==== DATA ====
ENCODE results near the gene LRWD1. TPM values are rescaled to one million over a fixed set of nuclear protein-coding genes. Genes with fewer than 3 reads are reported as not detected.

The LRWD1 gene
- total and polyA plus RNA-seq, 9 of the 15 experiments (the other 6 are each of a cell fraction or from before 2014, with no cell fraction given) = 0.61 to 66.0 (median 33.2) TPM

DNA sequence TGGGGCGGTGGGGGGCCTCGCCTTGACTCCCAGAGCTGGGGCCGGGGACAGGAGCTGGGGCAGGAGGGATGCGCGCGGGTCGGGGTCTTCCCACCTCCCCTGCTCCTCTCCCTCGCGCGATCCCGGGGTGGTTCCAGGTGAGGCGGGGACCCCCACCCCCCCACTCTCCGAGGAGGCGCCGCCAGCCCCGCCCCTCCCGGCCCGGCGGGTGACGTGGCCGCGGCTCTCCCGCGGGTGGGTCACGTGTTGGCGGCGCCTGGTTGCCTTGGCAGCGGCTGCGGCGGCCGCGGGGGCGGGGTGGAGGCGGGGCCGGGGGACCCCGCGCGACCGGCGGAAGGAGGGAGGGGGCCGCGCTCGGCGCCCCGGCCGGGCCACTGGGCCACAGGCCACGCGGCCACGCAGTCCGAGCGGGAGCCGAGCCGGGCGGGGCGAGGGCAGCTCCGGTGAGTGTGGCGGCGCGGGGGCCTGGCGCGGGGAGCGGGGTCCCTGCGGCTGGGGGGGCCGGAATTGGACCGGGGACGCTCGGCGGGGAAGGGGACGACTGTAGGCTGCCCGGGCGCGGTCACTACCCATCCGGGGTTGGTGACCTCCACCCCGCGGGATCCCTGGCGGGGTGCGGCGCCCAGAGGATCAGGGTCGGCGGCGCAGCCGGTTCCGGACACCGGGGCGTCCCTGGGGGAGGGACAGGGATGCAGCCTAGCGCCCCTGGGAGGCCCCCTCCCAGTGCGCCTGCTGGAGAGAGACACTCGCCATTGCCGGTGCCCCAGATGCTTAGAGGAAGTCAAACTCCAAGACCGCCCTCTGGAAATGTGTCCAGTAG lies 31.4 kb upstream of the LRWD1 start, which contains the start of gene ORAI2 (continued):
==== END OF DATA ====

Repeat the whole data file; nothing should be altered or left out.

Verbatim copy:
ENCODE results near the gene LRWD1. TPM values are rescaled to one million over a fixed set of nuclear protein-coding genes. Genes with fewer than 3 reads are reported as not detected.

The LRWD1 gene
- total and polyA plus RNA-seq, 9 of the 15 experiments (the other 6 are each of a cell fraction or from before 2014, with no cell fraction given) = 0.61 to 66.0 (median 33.2) TPM

DNA sequence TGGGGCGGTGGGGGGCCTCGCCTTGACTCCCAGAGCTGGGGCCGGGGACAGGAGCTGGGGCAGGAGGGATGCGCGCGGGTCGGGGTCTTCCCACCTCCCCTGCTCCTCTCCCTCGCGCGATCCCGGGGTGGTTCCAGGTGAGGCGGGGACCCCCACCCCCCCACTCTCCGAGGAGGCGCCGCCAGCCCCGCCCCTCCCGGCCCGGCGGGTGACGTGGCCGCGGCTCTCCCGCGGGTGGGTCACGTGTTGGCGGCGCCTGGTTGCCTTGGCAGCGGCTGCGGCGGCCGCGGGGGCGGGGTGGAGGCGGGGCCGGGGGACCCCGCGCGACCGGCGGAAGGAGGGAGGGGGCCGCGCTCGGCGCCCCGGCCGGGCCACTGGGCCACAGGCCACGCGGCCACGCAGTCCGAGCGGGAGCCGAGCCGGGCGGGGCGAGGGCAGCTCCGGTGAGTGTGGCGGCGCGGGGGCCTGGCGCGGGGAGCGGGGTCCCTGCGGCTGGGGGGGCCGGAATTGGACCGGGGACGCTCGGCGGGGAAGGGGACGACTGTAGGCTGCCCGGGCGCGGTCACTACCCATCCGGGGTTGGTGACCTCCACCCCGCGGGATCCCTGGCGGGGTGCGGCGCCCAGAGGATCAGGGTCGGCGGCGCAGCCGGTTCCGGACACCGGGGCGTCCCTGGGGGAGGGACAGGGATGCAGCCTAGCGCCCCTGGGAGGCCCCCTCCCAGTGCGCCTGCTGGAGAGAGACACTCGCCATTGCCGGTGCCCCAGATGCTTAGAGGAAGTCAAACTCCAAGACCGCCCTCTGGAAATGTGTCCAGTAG lies 31.4 kb upstream of the LRWD1 start, which contains the start of gene ORAI2 (continued):